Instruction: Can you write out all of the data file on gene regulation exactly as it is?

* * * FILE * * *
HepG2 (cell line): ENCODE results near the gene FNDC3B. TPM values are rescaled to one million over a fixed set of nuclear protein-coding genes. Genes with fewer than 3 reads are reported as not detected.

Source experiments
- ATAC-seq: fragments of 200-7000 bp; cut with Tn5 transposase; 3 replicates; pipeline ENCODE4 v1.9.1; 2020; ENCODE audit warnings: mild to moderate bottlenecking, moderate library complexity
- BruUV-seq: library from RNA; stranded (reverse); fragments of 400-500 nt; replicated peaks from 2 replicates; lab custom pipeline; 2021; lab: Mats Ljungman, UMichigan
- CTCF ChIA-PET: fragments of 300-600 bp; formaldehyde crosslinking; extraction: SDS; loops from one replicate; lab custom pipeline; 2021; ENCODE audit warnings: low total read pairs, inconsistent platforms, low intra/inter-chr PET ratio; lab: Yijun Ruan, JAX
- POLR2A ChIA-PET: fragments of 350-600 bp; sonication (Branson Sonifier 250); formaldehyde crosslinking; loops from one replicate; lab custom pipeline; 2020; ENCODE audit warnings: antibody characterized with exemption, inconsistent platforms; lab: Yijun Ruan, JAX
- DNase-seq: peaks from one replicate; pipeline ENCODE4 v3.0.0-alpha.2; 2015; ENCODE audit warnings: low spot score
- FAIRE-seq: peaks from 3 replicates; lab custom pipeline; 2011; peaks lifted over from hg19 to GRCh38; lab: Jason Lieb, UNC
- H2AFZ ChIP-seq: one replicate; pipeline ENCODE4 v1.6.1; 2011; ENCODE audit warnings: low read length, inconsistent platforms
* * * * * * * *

HepG2 (cell line): ENCODE results near the gene FNDC3B. TPM values are rescaled to one million over a fixed set of nuclear protein-coding genes. Genes with fewer than 3 reads are reported as not detected.

Source experiments
- ATAC-seq: fragments of 200-7000 bp; cut with Tn5 transposase; 3 replicates; pipeline ENCODE4 v1.9.1; 2020; ENCODE audit warnings: mild to moderate bottlenecking, moderate library complexity
- BruUV-seq: library from RNA; stranded (reverse); fragments of 400-500 nt; replicated peaks from 2 replicates; lab custom pipeline; 2021; lab: Mats Ljungman, UMichigan
- CTCF ChIA-PET: fragments of 300-600 bp; formaldehyde crosslinking; extraction: SDS; loops from one replicate; lab custom pipeline; 2021; ENCODE audit warnings: low total read pairs, inconsistent platforms, low intra/inter-chr PET ratio; lab: Yijun Ruan, JAX
- POLR2A ChIA-PET: fragments of 350-600 bp; sonication (Branson Sonifier 250); formaldehyde crosslinking; loops from one replicate; lab custom pipeline; 2020; ENCODE audit warnings: antibody characterized with exemption, inconsistent platforms; lab: Yijun Ruan, JAX
- DNase-seq: peaks from one replicate; pipeline ENCODE4 v3.0.0-alpha.2; 2015; ENCODE audit warnings: low spot score
- FAIRE-seq: peaks from 3 replicates; lab custom pipeline; 2011; peaks lifted over from hg19 to GRCh38; lab: Jason Lieb, UNC
- H2AFZ ChIP-seq: one replicate; pipeline ENCODE4 v1.6.1; 2011; ENCODE audit warnings: low read length, inconsistent platforms